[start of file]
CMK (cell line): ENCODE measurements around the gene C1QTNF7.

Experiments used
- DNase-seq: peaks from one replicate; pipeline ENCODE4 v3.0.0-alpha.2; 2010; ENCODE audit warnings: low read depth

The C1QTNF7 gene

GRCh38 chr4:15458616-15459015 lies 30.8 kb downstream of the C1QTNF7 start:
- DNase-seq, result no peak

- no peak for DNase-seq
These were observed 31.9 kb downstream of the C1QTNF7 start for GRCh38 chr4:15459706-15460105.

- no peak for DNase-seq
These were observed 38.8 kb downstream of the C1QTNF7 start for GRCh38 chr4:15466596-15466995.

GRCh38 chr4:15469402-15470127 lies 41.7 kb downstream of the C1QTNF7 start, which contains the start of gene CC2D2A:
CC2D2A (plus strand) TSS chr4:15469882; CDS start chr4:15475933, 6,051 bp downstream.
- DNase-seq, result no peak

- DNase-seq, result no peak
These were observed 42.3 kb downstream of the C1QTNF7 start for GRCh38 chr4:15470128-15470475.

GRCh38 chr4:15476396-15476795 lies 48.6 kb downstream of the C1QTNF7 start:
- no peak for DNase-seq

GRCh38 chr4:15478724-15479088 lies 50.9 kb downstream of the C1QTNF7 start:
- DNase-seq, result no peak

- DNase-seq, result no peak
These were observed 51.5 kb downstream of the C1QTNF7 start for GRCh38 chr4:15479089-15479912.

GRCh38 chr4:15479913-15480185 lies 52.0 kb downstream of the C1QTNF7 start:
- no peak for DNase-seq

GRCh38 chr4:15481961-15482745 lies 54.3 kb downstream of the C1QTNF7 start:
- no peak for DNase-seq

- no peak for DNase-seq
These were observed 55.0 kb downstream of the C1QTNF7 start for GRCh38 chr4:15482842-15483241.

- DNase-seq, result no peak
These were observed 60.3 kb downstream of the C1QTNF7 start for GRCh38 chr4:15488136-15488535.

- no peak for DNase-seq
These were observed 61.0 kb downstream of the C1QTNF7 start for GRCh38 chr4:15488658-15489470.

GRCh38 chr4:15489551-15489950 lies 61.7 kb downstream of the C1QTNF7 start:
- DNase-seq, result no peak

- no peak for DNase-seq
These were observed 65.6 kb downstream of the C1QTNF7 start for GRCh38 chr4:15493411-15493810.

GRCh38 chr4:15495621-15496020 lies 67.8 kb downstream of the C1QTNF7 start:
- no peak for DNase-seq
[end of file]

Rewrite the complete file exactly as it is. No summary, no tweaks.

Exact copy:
CMK (cell line): ENCODE measurements around the gene C1QTNF7.

Experiments used
- DNase-seq: peaks from one replicate; pipeline ENCODE4 v3.0.0-alpha.2; 2010; ENCODE audit warnings: low read depth

The C1QTNF7 gene

GRCh38 chr4:15458616-15459015 lies 30.8 kb downstream of the C1QTNF7 start:
- DNase-seq, result no peak

- no peak for DNase-seq
These were observed 31.9 kb downstream of the C1QTNF7 start for GRCh38 chr4:15459706-15460105.

- no peak for DNase-seq
These were observed 38.8 kb downstream of the C1QTNF7 start for GRCh38 chr4:15466596-15466995.

GRCh38 chr4:15469402-15470127 lies 41.7 kb downstream of the C1QTNF7 start, which contains the start of gene CC2D2A:
CC2D2A (plus strand) TSS chr4:15469882; CDS start chr4:15475933, 6,051 bp downstream.
- DNase-seq, result no peak

- DNase-seq, result no peak
These were observed 42.3 kb downstream of the C1QTNF7 start for GRCh38 chr4:15470128-15470475.

GRCh38 chr4:15476396-15476795 lies 48.6 kb downstream of the C1QTNF7 start:
- no peak for DNase-seq

GRCh38 chr4:15478724-15479088 lies 50.9 kb downstream of the C1QTNF7 start:
- DNase-seq, result no peak

- DNase-seq, result no peak
These were observed 51.5 kb downstream of the C1QTNF7 start for GRCh38 chr4:15479089-15479912.

GRCh38 chr4:15479913-15480185 lies 52.0 kb downstream of the C1QTNF7 start:
- no peak for DNase-seq

GRCh38 chr4:15481961-15482745 lies 54.3 kb downstream of the C1QTNF7 start:
- no peak for DNase-seq

- no peak for DNase-seq
These were observed 55.0 kb downstream of the C1QTNF7 start for GRCh38 chr4:15482842-15483241.

- DNase-seq, result no peak
These were observed 60.3 kb downstream of the C1QTNF7 start for GRCh38 chr4:15488136-15488535.

- no peak for DNase-seq
These were observed 61.0 kb downstream of the C1QTNF7 start for GRCh38 chr4:15488658-15489470.

GRCh38 chr4:15489551-15489950 lies 61.7 kb downstream of the C1QTNF7 start:
- DNase-seq, result no peak

- no peak for DNase-seq
These were observed 65.6 kb downstream of the C1QTNF7 start for GRCh38 chr4:15493411-15493810.

GRCh38 chr4:15495621-15496020 lies 67.8 kb downstream of the C1QTNF7 start:
- no peak for DNase-seq